Before a congregation that included Sybrina Fulton -- the mother of slain unarmed black teen Trayvon Martin, whose death shocked America in 2012, Clinton called for awareness of the "systemic racism" seen across the country.

"If we are honest with each other, we know we face the continuing discrimination against African-Americans and in particular young African-Americans," she said.

"These conversations can be painful for everybody, but we have got to have them."

She accused her Republican opponent of painting "a bleak picture of our inner cities" and ignoring the successes of black leaders "in every field and every walk of life."

Hillary and Michelle 

Clinton will return to North Carolina on Thursday with the woman who has emerged as one of her best campaign weapons -- Michelle Obama. It will be their first joint rally for the former and current first ladies.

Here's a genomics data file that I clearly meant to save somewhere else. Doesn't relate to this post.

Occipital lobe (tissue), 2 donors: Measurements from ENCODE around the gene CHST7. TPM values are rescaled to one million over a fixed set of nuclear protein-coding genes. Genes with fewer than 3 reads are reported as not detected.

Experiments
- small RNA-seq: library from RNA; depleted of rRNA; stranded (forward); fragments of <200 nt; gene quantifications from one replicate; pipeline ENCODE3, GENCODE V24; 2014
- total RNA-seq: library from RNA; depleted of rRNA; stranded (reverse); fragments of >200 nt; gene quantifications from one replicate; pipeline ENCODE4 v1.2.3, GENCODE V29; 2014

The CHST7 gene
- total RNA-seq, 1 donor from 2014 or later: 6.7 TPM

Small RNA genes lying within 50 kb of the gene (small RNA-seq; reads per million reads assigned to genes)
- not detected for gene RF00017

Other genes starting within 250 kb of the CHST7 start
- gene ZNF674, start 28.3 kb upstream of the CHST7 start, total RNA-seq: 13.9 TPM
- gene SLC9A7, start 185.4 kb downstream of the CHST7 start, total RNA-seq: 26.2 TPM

"Part of the great joy of being an American is to know that you can contribute to making things better for yourselves and for young people and for people who have been left out and left behind," Clinton told a rally in Charlotte.

"Everybody has a role to play and the choice in this election really is about what you want, what you believe for yourself and your future," she added, notably mentioning the need to respect women -- an allusion to Trump's woes over allegations of sexual misconduct.

The new ABC News poll said 69 percent of likely voters disapprove of Trump's response to questions about his treatment of women, after a series of women alleged he either groped or forcibly kissed them in years past.